DAYTON, Tenn. — Students at the new Rhea County High School and Middle School will have some extra time to get acquainted with their buildings when the 2012-13 school year begins.
County school board members approved a suggestion from Director of Schools Jerry Levengood to have students come to the new schools one grade per day to ease the transition from their present schools.
Levengood said he believes such a plan will reduce confusion as students and school personnel get used to the new facilities.
Work on the new high school is on schedule, and project manager Jamie Spencer told board members the final roof section should be installed in the next two weeks. Window glass is being delivered this week, he said. With the roof and glass installed, work on the building's interior should continue unhindered through the winter, Spencer said.
In a related matter, board members agreed to proceed with building an indoor practice facility for high school athletics teams. Spencer said his company estimates the cost of the bare-bones building to be no more than $225,000.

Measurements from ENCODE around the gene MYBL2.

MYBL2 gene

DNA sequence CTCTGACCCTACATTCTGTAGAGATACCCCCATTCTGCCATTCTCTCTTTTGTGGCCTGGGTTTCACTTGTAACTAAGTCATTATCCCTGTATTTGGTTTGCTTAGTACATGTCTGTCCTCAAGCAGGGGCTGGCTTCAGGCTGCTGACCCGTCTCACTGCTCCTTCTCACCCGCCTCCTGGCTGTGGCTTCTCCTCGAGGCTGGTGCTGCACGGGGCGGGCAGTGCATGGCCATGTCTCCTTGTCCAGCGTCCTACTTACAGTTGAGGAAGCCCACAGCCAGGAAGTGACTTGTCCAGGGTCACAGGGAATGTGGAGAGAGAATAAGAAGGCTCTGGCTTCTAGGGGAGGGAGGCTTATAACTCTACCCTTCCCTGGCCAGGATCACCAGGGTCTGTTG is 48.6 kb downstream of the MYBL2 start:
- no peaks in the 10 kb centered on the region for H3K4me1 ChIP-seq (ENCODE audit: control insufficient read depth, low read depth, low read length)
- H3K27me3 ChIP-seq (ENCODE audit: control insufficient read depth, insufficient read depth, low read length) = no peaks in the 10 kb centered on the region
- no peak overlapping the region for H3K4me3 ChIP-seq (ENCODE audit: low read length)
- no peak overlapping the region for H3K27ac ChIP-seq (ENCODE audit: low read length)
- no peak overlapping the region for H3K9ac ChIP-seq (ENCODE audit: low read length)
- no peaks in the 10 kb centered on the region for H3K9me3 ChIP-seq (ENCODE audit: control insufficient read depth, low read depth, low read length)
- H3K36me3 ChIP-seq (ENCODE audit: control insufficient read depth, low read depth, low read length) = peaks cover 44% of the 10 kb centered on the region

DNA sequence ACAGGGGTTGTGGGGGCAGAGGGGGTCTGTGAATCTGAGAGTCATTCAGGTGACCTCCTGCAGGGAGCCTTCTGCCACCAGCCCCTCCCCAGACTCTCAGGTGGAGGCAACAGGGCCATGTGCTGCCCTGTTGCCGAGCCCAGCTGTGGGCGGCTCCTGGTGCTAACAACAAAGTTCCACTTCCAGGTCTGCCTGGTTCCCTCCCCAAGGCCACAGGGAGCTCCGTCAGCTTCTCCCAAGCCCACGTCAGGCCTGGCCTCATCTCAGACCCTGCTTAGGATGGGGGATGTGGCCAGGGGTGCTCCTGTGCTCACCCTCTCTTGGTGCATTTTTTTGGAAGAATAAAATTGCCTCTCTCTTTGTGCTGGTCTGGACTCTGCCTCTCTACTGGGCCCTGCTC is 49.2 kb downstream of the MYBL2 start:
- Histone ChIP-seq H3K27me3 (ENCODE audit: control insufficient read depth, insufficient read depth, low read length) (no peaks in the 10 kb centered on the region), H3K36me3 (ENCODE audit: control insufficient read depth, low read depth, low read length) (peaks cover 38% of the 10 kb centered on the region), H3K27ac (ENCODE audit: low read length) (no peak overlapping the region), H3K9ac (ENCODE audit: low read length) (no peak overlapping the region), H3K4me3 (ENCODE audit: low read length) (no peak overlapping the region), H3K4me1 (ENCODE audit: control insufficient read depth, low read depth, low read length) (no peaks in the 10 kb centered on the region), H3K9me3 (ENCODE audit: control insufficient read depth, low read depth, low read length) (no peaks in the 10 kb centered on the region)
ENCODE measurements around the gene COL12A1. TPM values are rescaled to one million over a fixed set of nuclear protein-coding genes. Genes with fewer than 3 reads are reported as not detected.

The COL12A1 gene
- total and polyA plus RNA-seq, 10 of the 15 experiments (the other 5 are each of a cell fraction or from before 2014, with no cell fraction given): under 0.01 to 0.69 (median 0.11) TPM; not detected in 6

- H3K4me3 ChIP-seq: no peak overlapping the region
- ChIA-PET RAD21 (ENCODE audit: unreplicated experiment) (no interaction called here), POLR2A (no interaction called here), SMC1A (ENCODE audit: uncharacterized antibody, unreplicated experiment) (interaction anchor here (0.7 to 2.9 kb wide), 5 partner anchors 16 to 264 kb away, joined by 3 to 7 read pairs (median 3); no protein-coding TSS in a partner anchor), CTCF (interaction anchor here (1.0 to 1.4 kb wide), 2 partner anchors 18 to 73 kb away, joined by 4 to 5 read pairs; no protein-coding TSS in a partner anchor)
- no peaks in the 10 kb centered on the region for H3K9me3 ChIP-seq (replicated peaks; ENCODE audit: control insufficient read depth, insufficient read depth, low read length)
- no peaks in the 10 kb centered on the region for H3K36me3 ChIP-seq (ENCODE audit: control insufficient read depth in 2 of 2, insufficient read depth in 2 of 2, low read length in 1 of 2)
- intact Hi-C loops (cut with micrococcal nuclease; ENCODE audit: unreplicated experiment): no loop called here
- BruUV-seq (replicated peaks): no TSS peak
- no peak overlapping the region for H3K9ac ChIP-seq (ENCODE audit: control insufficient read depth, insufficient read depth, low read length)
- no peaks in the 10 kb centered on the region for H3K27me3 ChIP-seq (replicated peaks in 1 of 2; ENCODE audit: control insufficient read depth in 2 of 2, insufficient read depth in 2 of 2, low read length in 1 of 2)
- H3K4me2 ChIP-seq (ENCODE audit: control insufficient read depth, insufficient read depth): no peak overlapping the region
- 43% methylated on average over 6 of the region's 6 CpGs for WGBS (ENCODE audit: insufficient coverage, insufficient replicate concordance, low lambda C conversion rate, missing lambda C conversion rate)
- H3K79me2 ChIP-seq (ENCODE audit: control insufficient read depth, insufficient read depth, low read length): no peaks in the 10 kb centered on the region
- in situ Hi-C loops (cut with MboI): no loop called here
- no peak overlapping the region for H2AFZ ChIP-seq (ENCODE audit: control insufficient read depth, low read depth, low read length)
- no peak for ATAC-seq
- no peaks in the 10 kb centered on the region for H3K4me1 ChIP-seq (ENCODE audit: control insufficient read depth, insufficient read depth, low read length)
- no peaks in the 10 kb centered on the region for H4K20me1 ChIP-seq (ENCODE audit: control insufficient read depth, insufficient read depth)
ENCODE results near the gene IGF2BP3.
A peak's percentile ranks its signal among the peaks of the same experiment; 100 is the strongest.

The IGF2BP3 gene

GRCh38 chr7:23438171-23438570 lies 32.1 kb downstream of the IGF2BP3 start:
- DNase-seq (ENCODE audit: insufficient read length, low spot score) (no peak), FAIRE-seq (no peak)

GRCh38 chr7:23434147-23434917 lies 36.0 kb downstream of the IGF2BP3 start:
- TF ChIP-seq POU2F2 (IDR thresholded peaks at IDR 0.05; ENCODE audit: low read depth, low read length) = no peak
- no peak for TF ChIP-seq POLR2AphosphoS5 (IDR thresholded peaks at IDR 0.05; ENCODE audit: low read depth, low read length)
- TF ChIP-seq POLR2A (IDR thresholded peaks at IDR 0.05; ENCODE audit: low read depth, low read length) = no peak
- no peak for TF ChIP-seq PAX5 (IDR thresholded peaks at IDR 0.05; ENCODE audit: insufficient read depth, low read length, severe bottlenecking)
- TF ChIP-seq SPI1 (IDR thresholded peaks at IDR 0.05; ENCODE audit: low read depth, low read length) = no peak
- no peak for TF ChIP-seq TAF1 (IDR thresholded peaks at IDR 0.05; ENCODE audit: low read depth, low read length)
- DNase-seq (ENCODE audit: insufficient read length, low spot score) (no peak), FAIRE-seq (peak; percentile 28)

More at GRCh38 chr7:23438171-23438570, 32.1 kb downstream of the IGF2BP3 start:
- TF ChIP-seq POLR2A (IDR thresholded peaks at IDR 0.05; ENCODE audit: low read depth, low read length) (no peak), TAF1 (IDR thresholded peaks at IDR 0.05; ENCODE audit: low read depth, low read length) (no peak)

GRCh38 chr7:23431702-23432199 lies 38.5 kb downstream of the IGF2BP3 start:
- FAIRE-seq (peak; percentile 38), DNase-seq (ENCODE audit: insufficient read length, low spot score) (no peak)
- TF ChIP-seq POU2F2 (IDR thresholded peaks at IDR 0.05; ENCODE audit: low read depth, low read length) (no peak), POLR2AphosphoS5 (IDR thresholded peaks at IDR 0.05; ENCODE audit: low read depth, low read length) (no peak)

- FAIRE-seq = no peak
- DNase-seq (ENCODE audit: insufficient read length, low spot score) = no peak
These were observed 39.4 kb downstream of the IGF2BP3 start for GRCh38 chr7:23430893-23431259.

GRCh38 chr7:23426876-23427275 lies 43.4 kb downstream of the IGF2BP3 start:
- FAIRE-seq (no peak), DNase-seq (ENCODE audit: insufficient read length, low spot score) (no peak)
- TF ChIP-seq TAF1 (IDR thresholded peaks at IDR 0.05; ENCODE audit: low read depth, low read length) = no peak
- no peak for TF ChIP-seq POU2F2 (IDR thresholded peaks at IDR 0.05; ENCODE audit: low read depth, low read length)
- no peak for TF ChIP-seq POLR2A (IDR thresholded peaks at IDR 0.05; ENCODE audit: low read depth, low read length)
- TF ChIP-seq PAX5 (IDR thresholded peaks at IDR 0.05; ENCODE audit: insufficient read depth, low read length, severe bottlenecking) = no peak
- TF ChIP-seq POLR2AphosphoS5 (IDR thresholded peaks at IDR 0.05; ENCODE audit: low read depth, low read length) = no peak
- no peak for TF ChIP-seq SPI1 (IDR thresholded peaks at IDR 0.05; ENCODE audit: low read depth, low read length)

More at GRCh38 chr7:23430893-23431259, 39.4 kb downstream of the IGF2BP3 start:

Board member Johnny Mincy asked if Spencer thought there would be enough savings on the high school project to cover the additional building without having to ask the county for more money.
"I think we will have at least that much [$225,000] in the county's portion of savings to cover that cost," Spencer said. The county's contract with contractor Hewlett-Spencer calls for the two to split savings in construction costs.
Board member Bill Davault asked that a committee be appointed to consider "numerous complaints from voters pertaining to a member of the Rhea County Board of Education receiving a contract to work at the remodeling at the Rhea County High School."
Without naming board member Chip Pendergrass, he said Pendergrass' family firm, Peco Electric, is the contractor.
Pendergrass said that before his company offered a bid he reviewed the matter with the county attorney, the district attorney general and the school board's attorney. He was assured that there was no conflict of interest, Pendergrass said.
Board Chairman B.J. McCoy cited a state attorney general's opinion that said, in part, "based on these specific facts," there "probably" is no conflict of interest.
After the meeting McCoy said he did not appoint a committee to investigate the situation because there has been no finding of a conflict.
"If the attorneys can prove a violation, then we will proceed with an ethics committee," he said.
Tom is the director of public information at Bryan College and has been in the Dayton community for 30 years.